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US jobless claims cast a shadow: stocks remained under the cosh a bit as US initial jobless claims were worse than expected and show a levelling off in the week-on-week improvements we have seen over the last couple of months. The mild risk-off tone to the start of the US session is keeping stocks in the red after a softer European session, although we note a White House presser later on the session so this needs to be watched. The S&P 500 seems well controlled by the 3200 round number support and the resistance just below 3240 for now. Breaks either side of these may be chased.

In the week ending July 11th, the  seasonally adjusted initial claims hit 1.3m a decrease of 10,000 from the previous week’s revised level. The improving trend has all but halted and may reflect the spike in coronavirus cases that has coincided with renewed lockdown measures in a number of economically-important states such as Texas and Florida. California’s decision to roll back reopening signals there may be worse could be ahead.

Continuing claims came in at 17.3m vs the 18m last week and was a little better than the 17.6m expected. Moreover, there were some more encouraging signs the total number of people claiming benefits in all programs for the week ending June 27th fell to 32,003,330, a decrease of 433,005 from the previous week. However, this number may well deteriorate again as it reflects the imposition of new lockdown restrictions in California and others.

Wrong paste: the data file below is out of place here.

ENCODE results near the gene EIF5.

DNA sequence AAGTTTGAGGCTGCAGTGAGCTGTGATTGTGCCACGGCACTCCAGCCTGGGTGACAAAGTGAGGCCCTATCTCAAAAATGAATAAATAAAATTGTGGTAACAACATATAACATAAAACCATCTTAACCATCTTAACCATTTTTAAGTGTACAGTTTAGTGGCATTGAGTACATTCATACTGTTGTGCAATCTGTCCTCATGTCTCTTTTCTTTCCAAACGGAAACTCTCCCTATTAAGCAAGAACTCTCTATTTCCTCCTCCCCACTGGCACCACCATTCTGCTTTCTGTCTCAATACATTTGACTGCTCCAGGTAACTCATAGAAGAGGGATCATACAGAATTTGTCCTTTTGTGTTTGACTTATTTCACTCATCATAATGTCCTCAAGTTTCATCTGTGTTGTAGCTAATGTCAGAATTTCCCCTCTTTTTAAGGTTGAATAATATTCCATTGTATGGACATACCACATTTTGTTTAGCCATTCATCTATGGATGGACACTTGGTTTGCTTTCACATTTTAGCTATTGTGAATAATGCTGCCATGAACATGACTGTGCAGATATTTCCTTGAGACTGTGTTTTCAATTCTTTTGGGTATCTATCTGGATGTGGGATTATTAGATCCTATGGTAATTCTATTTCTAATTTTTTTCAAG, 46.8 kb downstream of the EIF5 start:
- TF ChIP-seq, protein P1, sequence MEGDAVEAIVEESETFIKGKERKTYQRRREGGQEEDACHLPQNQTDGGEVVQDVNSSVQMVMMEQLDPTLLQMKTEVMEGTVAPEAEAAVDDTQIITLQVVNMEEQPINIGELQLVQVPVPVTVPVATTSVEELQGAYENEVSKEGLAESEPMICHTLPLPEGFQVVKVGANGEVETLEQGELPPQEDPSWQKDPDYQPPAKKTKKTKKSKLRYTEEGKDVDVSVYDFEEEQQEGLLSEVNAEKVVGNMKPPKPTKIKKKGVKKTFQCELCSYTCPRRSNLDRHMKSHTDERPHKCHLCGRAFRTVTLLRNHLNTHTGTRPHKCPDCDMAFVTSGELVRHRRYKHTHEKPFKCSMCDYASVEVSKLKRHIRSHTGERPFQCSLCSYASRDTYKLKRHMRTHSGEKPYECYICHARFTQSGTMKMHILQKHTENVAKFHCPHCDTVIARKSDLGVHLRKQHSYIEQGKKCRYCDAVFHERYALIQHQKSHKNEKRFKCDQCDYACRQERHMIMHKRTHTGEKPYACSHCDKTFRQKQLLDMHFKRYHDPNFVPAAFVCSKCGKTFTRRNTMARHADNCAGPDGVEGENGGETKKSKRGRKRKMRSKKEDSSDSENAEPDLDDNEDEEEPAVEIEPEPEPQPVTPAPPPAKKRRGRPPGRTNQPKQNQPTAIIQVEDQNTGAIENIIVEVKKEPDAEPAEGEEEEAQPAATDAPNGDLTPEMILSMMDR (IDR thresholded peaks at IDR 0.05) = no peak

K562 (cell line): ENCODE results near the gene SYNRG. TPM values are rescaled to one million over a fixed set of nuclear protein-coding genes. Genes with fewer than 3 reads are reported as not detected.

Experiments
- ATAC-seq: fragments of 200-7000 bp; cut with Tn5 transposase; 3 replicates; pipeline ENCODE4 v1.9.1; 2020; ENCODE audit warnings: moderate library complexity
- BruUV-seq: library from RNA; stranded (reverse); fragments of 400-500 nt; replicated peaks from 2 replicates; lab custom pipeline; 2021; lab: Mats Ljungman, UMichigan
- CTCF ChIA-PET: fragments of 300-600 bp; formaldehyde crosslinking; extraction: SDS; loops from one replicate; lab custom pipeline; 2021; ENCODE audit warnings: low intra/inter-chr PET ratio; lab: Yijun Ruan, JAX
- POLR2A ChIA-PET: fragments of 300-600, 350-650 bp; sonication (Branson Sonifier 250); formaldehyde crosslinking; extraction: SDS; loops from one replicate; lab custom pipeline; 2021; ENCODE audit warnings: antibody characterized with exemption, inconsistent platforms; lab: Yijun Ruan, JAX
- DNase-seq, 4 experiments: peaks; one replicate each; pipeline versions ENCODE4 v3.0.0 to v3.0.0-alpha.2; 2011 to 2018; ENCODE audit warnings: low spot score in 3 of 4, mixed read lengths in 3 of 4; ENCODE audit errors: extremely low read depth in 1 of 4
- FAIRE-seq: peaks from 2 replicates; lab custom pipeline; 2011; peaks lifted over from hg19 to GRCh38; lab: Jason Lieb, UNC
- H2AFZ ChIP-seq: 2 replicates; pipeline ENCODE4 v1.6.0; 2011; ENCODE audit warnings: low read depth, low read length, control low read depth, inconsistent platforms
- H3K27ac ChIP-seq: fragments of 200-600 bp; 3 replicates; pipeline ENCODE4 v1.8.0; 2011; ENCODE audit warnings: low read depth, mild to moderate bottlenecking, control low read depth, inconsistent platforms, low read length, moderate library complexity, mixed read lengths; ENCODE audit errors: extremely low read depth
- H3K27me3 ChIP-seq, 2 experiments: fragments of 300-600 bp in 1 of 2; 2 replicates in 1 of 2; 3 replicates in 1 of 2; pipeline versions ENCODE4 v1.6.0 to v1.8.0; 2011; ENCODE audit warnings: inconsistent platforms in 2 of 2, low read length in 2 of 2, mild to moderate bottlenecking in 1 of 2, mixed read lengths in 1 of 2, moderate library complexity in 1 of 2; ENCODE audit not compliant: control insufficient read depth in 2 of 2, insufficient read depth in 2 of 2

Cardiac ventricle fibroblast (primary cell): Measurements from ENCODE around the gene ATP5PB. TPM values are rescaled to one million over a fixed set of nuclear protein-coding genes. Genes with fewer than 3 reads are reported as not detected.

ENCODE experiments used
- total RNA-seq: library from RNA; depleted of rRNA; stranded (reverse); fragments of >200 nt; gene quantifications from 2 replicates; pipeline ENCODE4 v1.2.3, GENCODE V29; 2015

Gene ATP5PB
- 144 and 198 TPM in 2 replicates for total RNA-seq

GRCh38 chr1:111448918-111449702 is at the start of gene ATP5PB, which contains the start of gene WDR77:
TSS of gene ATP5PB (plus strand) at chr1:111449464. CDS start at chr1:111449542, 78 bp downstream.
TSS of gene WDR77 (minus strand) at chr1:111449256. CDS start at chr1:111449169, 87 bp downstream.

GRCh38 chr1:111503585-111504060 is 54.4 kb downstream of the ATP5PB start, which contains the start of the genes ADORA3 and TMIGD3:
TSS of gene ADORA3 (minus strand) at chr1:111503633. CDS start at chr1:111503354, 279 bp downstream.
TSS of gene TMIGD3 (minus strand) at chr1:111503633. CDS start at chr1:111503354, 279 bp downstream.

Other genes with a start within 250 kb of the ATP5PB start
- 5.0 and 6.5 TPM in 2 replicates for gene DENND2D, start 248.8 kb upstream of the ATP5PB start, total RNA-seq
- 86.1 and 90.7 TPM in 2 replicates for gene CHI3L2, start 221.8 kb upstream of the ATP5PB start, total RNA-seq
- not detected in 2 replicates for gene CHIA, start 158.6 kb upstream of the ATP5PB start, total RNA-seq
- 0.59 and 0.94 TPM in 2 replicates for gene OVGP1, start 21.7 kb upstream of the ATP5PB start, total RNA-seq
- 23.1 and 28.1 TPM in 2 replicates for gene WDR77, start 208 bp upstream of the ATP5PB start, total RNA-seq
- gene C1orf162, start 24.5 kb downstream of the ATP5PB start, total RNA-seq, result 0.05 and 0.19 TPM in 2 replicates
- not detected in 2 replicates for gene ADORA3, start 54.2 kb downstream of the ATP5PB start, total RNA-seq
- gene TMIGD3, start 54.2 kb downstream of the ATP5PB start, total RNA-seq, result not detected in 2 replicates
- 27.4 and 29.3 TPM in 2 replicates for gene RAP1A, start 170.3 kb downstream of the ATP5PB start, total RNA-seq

Unadjusted figures are less encouraging. The advance number of actual initial claims under state programs, unadjusted, rose 108k, or 7.8%, to 1.5m. The advance unadjusted unemployment rate was 11.9% during the week ending July 4th, an increase of 0.6 percentage points from the prior week.

Flattening the curve…

Retail sales in June bounced 7.5% vs the 5% expected and 17.7% in the prior month – the $600-a-week stimulus cheques are being spent, but these are due to come to an abrupt

The weaker-than-expected initial claims number left markets on the back foot, with no new vaccine reports to lift the mood we have to focus on the rather downbeat economic data which simply underscores the fact the recovery will be slow, hard-won and very uneven.

Meanwhile, the ECB left rates on hold as expected and Christine Lagarde appeared to push back against the tapering chatter by saying the ECB would use the full PEPP envelope of €1.35tn ‘barring surprises’. At the same time the emphasis is very much on the EU member states to agree on the recovery fund at the summit starting tomorrow, with the ECB’s assumption that a deal will be worked out.

Italian 10-yr yields sank to the lowest level since late March, while EURUSD was almost unchanged at 1.140 despite a choppy couple of hours. Lagarde also suggested the EU is in a ‘good place’ which presumably refers to historically advantageous geographic position as the Eurasian rump which has enabled it to play an outsized influence on global affairs, rather than anything relating to the current economic outlook. In that sense, the UK is in an even better place.

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